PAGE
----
The Sean Sperte Interview
I have had the priveledge of getting to know Sean Sperte over the past several months. He is the Director of Web Ministries at The City Church and Generations Church (both of which were listed on a top 10 Church sites article featured on the Digg homepage).
Sean also publishes his own weblog, one of my favorites, Geek & Mild.
I love Geek & Mild’s design. What all went into it?
Well thanks! I’m quite fond it it myself. The current design took about two weeks worth of free evenings (or about 30 hours) to complete, from concept to launch. I had some inspiration:
I designed Geek & Mild like I do all my web projects. I started with a blank canvas in Photoshop. From there I used guides to fashion a grid, and then I worked on the design elements. The design has evolved slightly since I created and launched it — mostly the typography and vertical rhythm. I have some plans for upgrading the design in the near future. I’d like to unify the archives a bit, and make the first-time visit more usable for readers.
- The black band across the top was inspired by an early design for 31three.com that Jesse Bennett-Chamberlain showed me. His design featured a masthead that resembled a stitched ribbon. When he abandoned the design, I was disappointed, so I decided to try it out for myself.
- The upside-down tabs were inspired by a website I happened across via CSSImport about a year ago. I love the way they implemented the different color schemes per section.
- The typography is inspired by the sites of Matt Thomas, Greg Storey, Cameron Moll, and John Gruber.
- Of course, the layout of links and posts formatted as inline was popularized by Jason Kottke and John Gruber.
You’re the ‘Director of Web Ministries’ at your church. What does a good day look like for you?
I’m at my desk most of the day, most days. I have two regularly scheduled meetings per week; one is an all-staff prayer meeting and the other is a media department meeting. On most days I have one or two major projects (website redesign, mini-site, logo, book cover, etc.) on my task list. Those projects take the majority of my “productivity-time”, or the time I don’t use for repetitive tasks, such as simple website updates, podcast updates, etc. It’s been said that The City Church has just two speeds: Wait and Go Fast. For the media department (of which the Web Ministries is a part of), the Go Fast speed is pretty much the constant. My job really takes on the form of whatever it takes for the current emphasis or season the church is in — so no two days look the same.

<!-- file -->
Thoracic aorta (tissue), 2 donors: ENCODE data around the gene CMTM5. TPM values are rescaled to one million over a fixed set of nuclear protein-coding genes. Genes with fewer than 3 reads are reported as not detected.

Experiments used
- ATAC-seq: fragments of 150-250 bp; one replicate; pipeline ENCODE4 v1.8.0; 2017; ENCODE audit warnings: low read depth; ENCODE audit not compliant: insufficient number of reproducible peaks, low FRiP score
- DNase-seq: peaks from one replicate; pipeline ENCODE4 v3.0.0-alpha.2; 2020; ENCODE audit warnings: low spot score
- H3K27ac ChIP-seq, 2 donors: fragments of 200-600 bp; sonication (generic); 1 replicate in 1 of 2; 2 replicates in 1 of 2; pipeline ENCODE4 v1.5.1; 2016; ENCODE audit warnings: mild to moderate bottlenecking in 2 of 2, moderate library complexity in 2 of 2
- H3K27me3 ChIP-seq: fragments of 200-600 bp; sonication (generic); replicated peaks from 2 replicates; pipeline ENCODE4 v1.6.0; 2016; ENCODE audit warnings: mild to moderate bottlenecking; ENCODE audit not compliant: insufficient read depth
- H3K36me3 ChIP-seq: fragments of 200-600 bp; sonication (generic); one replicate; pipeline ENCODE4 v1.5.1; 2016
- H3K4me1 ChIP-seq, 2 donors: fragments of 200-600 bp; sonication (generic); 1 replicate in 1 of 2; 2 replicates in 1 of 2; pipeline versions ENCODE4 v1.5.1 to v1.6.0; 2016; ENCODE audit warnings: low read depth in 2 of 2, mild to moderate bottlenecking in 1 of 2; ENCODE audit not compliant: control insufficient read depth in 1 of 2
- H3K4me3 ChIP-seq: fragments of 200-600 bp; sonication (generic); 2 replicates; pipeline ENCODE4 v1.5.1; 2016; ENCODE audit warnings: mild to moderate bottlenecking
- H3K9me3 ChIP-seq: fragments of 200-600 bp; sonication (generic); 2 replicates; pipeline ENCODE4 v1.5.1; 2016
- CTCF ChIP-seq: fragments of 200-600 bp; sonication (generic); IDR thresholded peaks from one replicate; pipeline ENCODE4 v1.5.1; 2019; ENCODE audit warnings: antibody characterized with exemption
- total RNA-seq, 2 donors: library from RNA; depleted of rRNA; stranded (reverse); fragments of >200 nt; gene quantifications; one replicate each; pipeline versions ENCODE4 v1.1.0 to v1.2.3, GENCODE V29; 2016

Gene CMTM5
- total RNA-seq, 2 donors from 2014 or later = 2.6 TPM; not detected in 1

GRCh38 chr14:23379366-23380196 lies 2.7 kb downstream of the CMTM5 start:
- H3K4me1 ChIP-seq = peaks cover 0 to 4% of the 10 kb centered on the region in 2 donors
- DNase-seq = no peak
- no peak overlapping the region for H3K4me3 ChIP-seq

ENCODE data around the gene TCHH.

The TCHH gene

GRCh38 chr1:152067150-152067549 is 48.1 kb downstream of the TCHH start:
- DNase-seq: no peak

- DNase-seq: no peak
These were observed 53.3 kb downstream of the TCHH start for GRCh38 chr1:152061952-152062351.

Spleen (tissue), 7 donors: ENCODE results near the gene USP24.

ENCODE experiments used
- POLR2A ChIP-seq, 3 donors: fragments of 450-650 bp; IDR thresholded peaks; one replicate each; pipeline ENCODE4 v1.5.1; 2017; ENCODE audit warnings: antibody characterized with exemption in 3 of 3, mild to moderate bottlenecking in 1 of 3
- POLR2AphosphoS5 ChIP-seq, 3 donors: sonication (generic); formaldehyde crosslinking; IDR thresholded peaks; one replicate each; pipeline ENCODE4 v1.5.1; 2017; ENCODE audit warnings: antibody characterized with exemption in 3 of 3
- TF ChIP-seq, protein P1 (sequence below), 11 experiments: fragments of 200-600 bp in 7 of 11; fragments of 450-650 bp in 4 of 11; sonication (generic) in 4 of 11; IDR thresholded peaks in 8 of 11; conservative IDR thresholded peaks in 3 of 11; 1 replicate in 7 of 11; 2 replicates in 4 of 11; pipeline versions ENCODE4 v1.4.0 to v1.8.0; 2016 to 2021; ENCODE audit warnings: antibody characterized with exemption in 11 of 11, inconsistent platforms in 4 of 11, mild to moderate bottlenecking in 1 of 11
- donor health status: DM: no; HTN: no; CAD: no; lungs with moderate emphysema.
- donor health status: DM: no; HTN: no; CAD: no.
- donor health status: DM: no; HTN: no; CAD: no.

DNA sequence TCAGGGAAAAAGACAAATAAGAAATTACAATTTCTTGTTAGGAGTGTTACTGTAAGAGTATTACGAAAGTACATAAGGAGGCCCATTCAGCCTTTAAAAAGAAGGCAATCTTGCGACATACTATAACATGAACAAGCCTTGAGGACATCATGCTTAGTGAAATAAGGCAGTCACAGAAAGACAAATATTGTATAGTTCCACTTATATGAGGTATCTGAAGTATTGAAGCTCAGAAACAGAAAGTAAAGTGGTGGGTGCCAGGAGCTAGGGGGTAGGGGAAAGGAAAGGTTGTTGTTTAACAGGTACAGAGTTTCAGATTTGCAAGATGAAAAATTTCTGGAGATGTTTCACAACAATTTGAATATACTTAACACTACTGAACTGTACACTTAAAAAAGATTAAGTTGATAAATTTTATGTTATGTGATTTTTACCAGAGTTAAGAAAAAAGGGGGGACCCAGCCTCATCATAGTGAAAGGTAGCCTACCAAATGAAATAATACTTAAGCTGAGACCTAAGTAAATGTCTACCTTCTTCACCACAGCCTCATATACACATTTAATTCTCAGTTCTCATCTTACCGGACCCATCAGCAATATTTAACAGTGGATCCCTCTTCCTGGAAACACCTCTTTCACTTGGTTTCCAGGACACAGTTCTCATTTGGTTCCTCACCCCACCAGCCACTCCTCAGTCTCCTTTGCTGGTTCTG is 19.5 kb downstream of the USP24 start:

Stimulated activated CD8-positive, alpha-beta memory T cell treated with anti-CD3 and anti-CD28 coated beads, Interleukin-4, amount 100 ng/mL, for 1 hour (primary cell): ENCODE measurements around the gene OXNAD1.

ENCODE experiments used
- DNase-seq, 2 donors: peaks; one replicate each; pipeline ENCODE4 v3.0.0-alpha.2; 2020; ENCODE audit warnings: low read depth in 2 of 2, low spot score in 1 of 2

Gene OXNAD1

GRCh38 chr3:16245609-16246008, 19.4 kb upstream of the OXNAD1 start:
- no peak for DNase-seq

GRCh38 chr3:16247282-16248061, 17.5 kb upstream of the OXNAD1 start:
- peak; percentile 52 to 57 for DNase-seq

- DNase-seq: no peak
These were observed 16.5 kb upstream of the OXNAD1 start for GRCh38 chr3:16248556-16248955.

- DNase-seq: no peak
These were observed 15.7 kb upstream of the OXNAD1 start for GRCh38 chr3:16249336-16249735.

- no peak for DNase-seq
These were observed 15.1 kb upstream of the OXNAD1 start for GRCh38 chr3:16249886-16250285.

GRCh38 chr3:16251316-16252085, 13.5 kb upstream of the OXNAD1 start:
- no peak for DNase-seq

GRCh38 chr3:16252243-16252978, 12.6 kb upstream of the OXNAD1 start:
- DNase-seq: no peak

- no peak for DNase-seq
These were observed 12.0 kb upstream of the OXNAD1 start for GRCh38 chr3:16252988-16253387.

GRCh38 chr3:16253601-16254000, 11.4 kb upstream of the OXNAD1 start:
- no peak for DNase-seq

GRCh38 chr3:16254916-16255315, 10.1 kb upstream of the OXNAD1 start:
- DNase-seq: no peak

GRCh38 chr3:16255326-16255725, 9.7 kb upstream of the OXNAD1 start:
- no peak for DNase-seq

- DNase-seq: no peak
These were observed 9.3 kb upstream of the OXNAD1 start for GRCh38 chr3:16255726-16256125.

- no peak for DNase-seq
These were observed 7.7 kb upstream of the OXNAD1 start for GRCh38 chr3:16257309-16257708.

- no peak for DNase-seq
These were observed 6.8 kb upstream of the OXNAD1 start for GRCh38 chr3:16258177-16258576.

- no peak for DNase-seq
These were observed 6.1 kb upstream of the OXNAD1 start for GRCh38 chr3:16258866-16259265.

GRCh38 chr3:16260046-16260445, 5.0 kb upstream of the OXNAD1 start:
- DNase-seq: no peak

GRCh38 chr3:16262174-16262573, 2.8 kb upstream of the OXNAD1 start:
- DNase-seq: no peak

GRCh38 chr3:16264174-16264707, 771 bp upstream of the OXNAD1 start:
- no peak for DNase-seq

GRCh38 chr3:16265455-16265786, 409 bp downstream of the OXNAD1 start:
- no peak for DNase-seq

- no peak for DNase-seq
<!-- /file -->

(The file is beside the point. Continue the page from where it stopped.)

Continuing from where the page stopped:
How do you think Christians can use the web and technology for revival purposes?
It’s all about communication. Faith comes by hearing, and hearing by the Word of God. If we can harness the incredible power and potential of the internet for communicating, and couple it with the timeless truth of the Word of God, I believe we will see supernatural results. The key is to obey the Holy Spirit. He’s not oblivious to technology, and He knows best how to utilize it to advance the Kingdom. If we, in our own ingenuity and strength, try to prove our methods of reaching the lost or changing our culture, we may at best see some (non-lasting) fruit, and at worst possibly disqualify ourselves from what God wants to do. Remember what the master said to the servant who buried his talent. He called him wicked. Yikes! To put it simply, we have an advantage the world does not: The Holy Spirit. All we need to do is obey His prompting and be open to His creative methods.
Do you have any advice for pastors who blog or are considering blogging?
The nature of blogging is very subjective and emotional. Be very cautious when you’re writing to not say anything you may regret in a year or ten years. Remember that what is spoken from the pulpit may be heard by hundreds, or perhaps thousands, but what’s written and published on the internet has a potential audience of millions upon millions — and isn’t easily deleted once it’s published. Server and search engine caches keep that data stored indefinitely. Be careful!
What programs do you use to do your job?
For email I use Entourage (to access our church’s Exchange Server). For design I use Adobe Photoshop CS3 and Illustrator CS3. For development I’m using a combination of TextMate, Coda and CSSEdit. For video podcast preparation I’m using QuickTime Pro and the Turbo.264 from el gato. For PowerPoint creation I use PowerPoint on a PC, as well as Keynote on occasion. I also use a few online web apps: CampaignMonitor, Backpack, Mint, and FeedBurner. I’m sure there are more, I just can’t recall them at the moment (and I’m not at my work desk).
What Apple gear do you own?
I have my 15-inch PowerBook G4 (January 2005), a 1st-gen iPod nano (white) and a 2nd-gen iPod shuffle (orange). At work I use a dual-2.3ghz PowerMac G5 and a 23-inch ACD, and a 5th-gen iPod video (black). I should also mention I own (and carry with me) a white Nintendo DS. :)
If money was no object, but you could only purchase one thing from Apple; what would it be?
Hard question! As much as I think I could benefit from upgrading to an Intel-based laptop (probably a MacBook Pro), I think I’d have to say I’d go for the iPhone. Reason being: The iPhone is Apple’s flagship product at the moment, and everything they’re doing seems to be focused on or around it. I feel very much out of the loop not owning one. Although my PowerBook is definitely feeling its age, it’s still chuggin’ along like the work-horse it is — and I don’t NEED to upgrade.